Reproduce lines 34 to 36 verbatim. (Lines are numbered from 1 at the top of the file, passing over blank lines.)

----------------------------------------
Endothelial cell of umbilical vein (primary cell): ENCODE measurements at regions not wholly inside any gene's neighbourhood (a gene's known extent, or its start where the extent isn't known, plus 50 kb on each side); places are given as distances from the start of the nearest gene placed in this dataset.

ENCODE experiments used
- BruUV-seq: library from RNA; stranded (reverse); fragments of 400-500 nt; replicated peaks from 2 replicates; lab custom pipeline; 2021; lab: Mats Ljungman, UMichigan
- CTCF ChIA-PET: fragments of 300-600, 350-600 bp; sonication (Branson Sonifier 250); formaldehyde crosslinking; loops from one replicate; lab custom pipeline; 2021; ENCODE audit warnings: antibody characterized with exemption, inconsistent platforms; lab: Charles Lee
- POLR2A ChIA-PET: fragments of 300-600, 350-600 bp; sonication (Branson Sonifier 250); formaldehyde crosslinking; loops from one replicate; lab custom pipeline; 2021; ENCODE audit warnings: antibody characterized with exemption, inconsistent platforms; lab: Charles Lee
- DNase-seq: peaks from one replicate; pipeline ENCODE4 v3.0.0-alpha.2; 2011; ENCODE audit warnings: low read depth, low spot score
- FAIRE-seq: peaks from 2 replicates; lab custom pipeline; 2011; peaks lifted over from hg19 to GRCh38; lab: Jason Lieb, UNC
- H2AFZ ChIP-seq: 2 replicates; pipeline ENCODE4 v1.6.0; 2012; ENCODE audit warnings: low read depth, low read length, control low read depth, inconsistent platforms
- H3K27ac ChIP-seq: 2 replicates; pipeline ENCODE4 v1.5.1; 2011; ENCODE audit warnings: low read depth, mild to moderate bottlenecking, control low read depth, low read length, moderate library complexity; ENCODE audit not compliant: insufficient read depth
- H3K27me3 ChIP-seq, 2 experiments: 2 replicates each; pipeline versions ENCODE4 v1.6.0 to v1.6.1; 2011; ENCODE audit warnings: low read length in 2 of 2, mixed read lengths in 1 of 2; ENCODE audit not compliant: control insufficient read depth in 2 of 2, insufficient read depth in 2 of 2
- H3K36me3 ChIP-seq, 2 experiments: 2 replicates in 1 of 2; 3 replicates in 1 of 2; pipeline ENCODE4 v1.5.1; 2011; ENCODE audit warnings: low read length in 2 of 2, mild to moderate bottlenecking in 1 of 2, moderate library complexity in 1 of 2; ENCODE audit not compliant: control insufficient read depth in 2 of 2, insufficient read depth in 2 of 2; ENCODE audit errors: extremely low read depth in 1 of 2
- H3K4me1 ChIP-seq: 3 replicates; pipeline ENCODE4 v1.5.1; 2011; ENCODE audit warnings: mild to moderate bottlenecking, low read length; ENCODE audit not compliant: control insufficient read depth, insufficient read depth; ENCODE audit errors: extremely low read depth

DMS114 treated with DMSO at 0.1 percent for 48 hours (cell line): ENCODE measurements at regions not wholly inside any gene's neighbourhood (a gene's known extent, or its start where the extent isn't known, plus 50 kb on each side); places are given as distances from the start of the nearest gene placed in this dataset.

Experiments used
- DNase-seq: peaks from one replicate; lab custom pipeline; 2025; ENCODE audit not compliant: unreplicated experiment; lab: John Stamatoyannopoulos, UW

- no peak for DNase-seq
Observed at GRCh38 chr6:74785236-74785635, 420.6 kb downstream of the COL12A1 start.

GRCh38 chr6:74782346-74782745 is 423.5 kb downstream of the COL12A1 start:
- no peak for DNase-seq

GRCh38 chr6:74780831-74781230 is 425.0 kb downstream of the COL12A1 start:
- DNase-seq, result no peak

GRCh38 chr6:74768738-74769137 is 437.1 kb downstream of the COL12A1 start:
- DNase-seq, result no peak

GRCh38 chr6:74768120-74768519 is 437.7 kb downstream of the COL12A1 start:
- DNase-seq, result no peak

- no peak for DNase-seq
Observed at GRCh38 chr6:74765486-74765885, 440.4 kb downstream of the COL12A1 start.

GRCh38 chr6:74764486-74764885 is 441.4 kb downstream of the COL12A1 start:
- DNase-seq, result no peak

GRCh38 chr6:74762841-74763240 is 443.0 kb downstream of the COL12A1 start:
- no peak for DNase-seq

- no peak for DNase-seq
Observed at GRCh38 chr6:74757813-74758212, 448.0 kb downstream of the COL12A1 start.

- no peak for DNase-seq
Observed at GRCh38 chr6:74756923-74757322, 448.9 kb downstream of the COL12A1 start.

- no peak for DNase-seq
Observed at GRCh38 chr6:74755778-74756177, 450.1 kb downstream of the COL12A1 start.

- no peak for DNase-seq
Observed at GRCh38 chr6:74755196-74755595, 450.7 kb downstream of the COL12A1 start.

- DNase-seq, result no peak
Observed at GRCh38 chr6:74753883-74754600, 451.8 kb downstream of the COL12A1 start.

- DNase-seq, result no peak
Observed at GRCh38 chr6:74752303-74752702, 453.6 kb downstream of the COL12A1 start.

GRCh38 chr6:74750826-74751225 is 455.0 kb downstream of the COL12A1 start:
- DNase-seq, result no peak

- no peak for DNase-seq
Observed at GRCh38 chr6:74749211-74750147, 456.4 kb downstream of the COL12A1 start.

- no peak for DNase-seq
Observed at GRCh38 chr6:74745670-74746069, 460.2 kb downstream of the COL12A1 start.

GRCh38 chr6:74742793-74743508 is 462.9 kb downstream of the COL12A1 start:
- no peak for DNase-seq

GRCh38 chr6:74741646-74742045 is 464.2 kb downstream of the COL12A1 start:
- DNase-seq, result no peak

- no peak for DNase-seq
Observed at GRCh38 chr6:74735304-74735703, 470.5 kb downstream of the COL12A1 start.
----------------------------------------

- no peak for DNase-seq
Observed at GRCh38 chr6:74756923-74757322, 448.9 kb downstream of the COL12A1 start.

- no peak for DNase-seq